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Limited Spending Desires
Old 04-23-2014, 09:37 AM   #1
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Limited Spending Desires

I was about to post this in the Photographer's Corner thread as it concerns a camera I have been wanting for a long time, but then realized that it is really of more general interest as I experience this kind of thing often, at all levels and types of expenditure. Allow me to explain.

I have been coveting a particular camera for a long time now. Before it was even manufactured, I was wanting this type of camera. When Fuji announced they were making it at a price point that was reachable for me, I became very interested. The first model came out (the X100) to really good, but not great, reviews, so I held off. Then it's successor, the X100S came out. It was apparent from the rave reviews that all the major bugs had been ironed out, and it was exactly the camera I had been wanting for a long time. I could barely contain my excitement.

Here's where it gets a little weird for me. This camera has been out for over a year now and I have been very close to pulling the trigger and purchasing it. The total purchase price of the camera plus a few vital accessories and the software I will need to process the images from it comes to ~ $1650. It's a significant expenditure for me, but I can manage it without much of a dent to the budget. To make the financial side easier, I have some camera gear it will replace that I can sell to raise about half (maybe more) of the purchase price, to make the expenditure even easier to swallow. However, every time I get close to pulling the trigger and buying it, something stops me. I haven't quite been able to push myself over the edge and actually buy the darned thing.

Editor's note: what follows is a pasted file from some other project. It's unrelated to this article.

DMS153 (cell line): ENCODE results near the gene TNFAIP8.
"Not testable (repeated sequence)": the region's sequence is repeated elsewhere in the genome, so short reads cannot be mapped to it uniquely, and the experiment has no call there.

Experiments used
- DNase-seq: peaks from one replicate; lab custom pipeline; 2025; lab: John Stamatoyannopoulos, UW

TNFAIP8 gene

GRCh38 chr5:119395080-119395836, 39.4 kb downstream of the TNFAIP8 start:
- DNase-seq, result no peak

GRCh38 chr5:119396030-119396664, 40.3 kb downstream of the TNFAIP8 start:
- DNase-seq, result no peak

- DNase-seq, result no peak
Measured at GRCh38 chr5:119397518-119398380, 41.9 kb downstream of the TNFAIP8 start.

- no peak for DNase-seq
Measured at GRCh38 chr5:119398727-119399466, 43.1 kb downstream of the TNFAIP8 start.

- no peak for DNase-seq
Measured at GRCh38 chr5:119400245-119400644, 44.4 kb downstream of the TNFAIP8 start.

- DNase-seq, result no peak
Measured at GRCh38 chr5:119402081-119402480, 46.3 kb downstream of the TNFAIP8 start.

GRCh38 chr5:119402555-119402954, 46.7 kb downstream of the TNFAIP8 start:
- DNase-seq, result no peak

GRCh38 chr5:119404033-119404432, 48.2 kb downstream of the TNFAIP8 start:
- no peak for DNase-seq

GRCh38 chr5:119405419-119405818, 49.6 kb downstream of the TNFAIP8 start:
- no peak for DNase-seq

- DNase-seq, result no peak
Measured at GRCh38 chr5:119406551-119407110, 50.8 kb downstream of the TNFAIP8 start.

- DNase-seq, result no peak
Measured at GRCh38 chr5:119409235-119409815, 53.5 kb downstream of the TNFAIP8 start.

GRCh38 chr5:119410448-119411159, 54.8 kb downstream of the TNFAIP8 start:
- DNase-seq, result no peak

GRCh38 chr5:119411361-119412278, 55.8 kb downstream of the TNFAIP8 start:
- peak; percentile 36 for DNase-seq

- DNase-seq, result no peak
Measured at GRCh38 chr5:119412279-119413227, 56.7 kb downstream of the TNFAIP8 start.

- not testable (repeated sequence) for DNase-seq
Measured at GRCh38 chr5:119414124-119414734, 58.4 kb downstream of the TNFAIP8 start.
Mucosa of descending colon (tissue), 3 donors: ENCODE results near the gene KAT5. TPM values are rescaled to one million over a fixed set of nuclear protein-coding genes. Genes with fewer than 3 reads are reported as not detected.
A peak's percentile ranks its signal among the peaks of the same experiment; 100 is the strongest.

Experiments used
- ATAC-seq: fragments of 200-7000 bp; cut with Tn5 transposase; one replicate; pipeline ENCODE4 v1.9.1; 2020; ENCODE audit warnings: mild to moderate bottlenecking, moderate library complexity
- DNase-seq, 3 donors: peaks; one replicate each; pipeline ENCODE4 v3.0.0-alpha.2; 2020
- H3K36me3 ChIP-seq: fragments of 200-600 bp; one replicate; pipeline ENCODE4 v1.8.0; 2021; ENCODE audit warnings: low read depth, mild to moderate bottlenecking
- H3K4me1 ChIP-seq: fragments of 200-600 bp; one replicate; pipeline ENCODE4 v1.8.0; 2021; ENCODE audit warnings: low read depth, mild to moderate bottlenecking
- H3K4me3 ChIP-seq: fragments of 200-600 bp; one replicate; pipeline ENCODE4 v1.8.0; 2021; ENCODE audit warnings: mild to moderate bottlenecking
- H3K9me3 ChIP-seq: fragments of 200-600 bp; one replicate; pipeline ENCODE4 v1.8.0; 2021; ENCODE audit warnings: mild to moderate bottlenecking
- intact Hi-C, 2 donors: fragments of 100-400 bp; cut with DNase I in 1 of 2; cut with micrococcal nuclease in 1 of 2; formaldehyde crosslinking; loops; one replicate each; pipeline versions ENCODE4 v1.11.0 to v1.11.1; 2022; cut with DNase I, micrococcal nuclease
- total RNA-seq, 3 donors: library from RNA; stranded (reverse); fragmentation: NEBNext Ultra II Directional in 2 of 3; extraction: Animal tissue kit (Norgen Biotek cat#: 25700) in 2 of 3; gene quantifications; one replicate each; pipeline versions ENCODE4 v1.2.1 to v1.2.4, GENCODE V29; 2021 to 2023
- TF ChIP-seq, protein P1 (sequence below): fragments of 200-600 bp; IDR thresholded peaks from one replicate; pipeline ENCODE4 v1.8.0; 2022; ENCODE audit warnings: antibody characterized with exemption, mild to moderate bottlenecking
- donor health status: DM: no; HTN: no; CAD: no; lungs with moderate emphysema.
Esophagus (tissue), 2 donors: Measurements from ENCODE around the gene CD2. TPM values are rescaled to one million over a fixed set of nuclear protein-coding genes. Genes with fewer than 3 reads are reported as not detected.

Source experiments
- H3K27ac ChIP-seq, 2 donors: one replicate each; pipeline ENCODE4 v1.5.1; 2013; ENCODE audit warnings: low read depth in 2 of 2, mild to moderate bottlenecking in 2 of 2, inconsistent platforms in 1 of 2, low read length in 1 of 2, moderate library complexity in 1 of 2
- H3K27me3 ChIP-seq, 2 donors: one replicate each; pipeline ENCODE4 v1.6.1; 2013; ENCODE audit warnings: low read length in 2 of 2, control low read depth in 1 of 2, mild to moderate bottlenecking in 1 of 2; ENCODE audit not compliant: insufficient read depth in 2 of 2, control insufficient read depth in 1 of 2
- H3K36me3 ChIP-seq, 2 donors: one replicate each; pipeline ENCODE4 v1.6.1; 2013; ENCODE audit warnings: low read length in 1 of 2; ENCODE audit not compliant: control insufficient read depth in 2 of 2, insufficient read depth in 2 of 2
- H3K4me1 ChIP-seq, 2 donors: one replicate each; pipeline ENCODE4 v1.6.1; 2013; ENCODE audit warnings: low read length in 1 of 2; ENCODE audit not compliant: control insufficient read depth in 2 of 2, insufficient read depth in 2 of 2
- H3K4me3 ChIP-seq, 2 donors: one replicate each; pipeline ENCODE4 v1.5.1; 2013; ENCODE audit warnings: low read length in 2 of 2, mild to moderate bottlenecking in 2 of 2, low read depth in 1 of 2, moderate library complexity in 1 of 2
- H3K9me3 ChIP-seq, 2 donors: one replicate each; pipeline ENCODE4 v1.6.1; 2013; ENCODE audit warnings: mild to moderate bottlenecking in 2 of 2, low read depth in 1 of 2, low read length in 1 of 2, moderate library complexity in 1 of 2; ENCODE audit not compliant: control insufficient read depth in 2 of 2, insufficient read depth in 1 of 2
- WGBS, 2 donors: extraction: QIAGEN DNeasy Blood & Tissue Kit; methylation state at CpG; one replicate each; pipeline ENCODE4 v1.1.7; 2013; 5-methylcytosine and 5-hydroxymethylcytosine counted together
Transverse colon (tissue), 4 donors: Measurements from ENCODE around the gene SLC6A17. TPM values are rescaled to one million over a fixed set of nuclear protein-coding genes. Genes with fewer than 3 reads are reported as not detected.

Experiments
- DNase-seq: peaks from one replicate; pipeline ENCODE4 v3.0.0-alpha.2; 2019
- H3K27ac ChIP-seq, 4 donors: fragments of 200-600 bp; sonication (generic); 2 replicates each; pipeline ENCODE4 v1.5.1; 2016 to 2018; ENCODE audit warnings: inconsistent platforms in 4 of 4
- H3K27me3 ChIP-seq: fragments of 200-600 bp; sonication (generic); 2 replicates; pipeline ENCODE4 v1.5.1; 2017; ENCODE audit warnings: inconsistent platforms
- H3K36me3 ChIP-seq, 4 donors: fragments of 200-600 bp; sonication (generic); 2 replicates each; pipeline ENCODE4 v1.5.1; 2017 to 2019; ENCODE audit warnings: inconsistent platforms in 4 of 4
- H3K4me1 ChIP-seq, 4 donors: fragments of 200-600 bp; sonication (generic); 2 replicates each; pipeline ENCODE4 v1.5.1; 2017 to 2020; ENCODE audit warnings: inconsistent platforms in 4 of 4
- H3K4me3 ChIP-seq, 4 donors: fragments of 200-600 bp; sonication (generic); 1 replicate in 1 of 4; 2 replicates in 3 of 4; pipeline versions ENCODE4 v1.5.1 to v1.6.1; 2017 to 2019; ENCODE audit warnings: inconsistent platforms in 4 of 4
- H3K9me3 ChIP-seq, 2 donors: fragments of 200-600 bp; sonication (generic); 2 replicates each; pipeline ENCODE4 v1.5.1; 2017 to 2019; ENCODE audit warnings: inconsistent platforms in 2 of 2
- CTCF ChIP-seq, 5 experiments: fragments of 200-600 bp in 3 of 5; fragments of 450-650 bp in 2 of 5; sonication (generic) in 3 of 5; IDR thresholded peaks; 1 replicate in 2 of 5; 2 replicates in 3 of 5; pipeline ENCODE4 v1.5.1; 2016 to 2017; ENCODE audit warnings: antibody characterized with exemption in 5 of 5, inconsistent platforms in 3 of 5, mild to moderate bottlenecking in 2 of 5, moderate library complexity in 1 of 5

Then yesterday I found that I'll be getting some unexpected money (partial payback from a very old loan to a friend that I had forgiven years ago and essentially forgotten about). This cash will mean that I can buy the camera I really want without affecting my budget at all! Trouble is - I find myself still unable to pull the trigger. My thinking is that if I don't buy it, I'll have an even healthier cushion in my checking account. Unspent money represents potential to me - and I like the thought of all those possibilities just sitting there. Once I spend a significant amount of money on something, the potential for future spending diminishes.